If you mean the key turns on and you have lights, the battery is ok. Yes you can hot wire it. First, make sure the kill switch is in the run position. You can also have a bad button and or wiring going to the starter relay. The relay is the switch that connects the battery to the starter. Check all cables from the battery. Check to see that the other side of the relay cable is tight, and is tight at the starter. The way to hot wire at the starter solenoid: just run/jump 12volts from from the battery side to the small nut/lug on side of solenoid. There are only three connections on it one big cable in (from battery), one big cable (to the starter). If this does not get the bike turning over, try taking a pair of pliers and using the handle ends, short the two big ends together. If it then turns over you have a bad starter soleinoid. Have key on, bike out of gear and choke on; bike should start. Hope this helps. Ben Parker,San Jose, Ca
Starter selenoid no good
Yes. Without sufficient charge, the starter will not have enough amperage to crank.
The positive battery cable connects directly to the starter. Depending on what type of vehicle it is, the solenoid is either on the starter or on the inner fender. Power for the solenoid comes from the ignition switch. You can run a wire to the solenoid to cause the starter to engage.
Did you follow the starter alignment instructions when you replaced the starter? Are you getting oil on the Bendix? That could cause the starter gear to engage slowly. It is possible that the replacment starter has a problem. Also, if the previous starter had the same problem it could have damaged the gear on the flex plate.
The starter could be close to the exhaust pipe, and the solenoid could be getting hot and might have a failure on the coil.
There's a special spring-loaded cog at the end of the starter that's meant to engage when the starter is going and to retract when it isn't. If this special(Bendix) cog don't retract, the starter will remain engaged. You'll have to pull the starter and look at the axle at the end by the flywheel.
A bad flywheel can definitely cause the engine not to turn over. The flywheel has teeth. If the teeth are chipped or broken, then the starter can not engage to spin the engine over.
Either you have a poor electrical connection to your starter or the starter solenoid is going out and will not engage the starter gear to the flex plate/fly wheel on your motor.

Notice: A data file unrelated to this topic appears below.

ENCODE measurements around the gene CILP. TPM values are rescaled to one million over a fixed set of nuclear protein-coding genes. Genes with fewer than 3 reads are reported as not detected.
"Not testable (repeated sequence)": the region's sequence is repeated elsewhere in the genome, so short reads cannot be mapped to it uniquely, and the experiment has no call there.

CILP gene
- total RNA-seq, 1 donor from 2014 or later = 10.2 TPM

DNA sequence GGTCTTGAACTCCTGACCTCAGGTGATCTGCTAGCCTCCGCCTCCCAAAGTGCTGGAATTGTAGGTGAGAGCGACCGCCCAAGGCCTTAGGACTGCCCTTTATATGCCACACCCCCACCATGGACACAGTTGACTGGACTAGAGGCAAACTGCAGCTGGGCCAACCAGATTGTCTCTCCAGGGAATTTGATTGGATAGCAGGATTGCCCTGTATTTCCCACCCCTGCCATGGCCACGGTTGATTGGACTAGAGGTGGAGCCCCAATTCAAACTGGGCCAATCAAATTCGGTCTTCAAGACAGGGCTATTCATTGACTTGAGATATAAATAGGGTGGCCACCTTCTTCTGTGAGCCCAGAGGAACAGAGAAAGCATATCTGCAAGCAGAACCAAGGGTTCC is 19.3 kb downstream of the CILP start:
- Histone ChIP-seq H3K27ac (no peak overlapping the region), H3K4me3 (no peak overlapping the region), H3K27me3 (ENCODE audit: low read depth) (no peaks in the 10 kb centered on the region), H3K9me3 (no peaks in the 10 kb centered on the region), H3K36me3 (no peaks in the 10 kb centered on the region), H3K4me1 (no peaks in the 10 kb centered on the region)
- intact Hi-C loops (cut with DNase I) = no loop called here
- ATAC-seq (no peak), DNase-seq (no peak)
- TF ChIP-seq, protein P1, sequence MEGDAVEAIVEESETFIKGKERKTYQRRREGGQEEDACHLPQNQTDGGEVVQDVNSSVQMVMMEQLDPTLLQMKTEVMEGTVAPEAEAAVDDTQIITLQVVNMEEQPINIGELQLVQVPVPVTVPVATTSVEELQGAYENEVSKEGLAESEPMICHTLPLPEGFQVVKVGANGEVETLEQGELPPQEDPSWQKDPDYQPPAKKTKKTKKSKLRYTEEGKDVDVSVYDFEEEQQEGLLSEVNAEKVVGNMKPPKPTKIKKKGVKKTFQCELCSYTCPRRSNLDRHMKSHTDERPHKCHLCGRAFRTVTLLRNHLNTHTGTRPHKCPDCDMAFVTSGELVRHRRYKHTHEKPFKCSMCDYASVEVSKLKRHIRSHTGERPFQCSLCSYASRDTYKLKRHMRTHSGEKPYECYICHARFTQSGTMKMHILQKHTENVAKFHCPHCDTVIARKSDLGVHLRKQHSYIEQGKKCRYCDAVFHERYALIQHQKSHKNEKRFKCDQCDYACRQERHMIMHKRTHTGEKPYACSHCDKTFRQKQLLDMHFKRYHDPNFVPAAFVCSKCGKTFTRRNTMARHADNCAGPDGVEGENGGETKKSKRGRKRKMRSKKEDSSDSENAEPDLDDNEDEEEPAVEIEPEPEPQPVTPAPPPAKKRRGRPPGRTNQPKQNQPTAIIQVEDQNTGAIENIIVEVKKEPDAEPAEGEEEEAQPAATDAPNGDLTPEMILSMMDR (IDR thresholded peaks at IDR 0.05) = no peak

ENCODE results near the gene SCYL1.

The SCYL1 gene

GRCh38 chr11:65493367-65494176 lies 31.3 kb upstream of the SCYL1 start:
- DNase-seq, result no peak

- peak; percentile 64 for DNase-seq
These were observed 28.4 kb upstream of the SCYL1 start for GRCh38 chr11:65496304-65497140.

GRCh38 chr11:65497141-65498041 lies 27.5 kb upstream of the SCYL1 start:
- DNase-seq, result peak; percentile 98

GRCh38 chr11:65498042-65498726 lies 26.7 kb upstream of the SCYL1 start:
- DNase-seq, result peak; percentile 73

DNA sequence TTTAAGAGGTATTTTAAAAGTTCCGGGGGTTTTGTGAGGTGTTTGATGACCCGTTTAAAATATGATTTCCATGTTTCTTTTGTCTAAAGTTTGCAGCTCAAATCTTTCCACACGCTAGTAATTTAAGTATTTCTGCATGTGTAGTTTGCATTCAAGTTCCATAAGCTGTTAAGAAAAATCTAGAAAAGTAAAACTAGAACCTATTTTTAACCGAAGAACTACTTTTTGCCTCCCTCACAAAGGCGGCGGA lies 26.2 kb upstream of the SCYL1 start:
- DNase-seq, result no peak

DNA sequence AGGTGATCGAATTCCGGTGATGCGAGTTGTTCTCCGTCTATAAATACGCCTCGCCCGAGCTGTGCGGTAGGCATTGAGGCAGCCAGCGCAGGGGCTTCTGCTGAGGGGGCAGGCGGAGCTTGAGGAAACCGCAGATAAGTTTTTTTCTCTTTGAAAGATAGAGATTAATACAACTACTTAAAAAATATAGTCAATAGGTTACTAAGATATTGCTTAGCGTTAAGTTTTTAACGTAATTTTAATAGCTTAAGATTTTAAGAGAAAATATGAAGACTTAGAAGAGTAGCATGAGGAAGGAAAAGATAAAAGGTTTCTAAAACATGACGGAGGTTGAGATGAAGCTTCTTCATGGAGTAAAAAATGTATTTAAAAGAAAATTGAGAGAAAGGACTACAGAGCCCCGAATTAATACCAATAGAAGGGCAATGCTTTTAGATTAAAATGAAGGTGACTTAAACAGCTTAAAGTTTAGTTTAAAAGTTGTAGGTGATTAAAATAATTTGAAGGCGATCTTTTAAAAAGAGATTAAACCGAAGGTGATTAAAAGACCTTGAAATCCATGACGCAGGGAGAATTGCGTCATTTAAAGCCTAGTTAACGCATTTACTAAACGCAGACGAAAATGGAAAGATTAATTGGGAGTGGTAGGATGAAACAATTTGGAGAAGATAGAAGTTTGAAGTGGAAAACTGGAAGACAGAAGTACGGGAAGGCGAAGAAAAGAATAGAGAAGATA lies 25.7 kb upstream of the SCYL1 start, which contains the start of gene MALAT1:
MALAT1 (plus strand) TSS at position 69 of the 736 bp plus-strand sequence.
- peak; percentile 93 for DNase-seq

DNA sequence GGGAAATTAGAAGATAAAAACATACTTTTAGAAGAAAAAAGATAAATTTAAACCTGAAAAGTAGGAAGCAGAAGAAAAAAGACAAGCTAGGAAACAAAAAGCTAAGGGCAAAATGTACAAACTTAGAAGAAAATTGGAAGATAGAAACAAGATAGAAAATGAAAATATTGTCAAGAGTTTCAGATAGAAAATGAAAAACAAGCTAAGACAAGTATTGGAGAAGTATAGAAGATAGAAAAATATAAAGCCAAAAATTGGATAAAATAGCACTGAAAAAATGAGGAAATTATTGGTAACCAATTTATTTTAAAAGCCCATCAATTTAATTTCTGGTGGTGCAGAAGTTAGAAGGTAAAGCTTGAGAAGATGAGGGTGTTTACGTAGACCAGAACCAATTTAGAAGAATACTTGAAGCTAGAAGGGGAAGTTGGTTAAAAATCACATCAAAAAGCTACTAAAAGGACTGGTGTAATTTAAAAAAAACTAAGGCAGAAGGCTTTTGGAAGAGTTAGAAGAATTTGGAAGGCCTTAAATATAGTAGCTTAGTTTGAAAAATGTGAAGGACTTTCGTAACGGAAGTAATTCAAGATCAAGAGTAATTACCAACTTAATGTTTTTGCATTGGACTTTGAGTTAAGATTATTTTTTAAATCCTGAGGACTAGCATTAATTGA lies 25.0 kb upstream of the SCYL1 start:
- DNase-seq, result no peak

No,there is no circuit protection between the battery and the starter. If the starter is causing a dead short to ground, there is definitely something wrong with the starter. Pull it and have it checked. The switch that engages the high current is inside the starter. If the starter is fried and perhaps something melted to ground, every time you engage it you will get a dead short.
Possibly if the starter solenoid contacts are weakened as this will cause them to reconnect long enough to start the vehicle or the plunger is seized in the wrong position. Once you start tapping starters to engage them a replacement is on the horizon.
No, a starter cannot cause a battery to fail to charge. It could cause the battery to discharge quickly.
No. A bad starter would cause the car not to start.
Could be old age. Usually, either the motor dies that spins the wheel or the bendix doesn't kick the gear out to engage with the flywheel. Sometimes the solenoid fails too.
Yes, by using it to short the solenoid. It's dangerous and can cause fire. You can engage the starter with a screwdriver and crank the engine over but you would still have to "hot wire" the ignition system to run the engine.
It depends... by Seize do you mean that the engine is locked up and wont turn at all. It could be a starter failure as if the starter went out or the Starter Solenoid causing the starter not to work or engage and by it not working or engaging it wont turn the engine over to start the vehicle... if it is turning over you have to check to see if your receiving fuel, then if you are, check for spark.
The starter in your vehicle works at a very low speed. It is only used to crank the engine enough to help it run from a standstill. The car's normal idle speed is +/- 700 - 800rpm. Even at this low speed it would be too fast for the starter to handle. Furthermore, keeping the starter engaged would cause unnecessary wear on the starter parts, as well as the flywheel gear (ringgear). It would also be another mechanical device the engine has to turn, thus decreasing the efficiency.
The starter is probably not aligned with the flywheel. The clearance between the starter and the ring gear needs to be checked.
A starter will not disengage if the ignition switch is stuck or if the solenoid has jammed. This will cause the starter to constantly receive power.
The starter itself.. that would be unlikely... but a wire connected to the starter could on some vehicles.
A failed starter is a likely cause.
A bad starter might make a noise. The starter could also go bad with no noise or warning. However if the starter is making noise then there is a problem that could cause failure at any time
bad starter or bad connection to starter or bad ground on battery or starter
The starter relay (solenoid) points are melted together.
Could be the starter relay
bad starter or starter solenoid.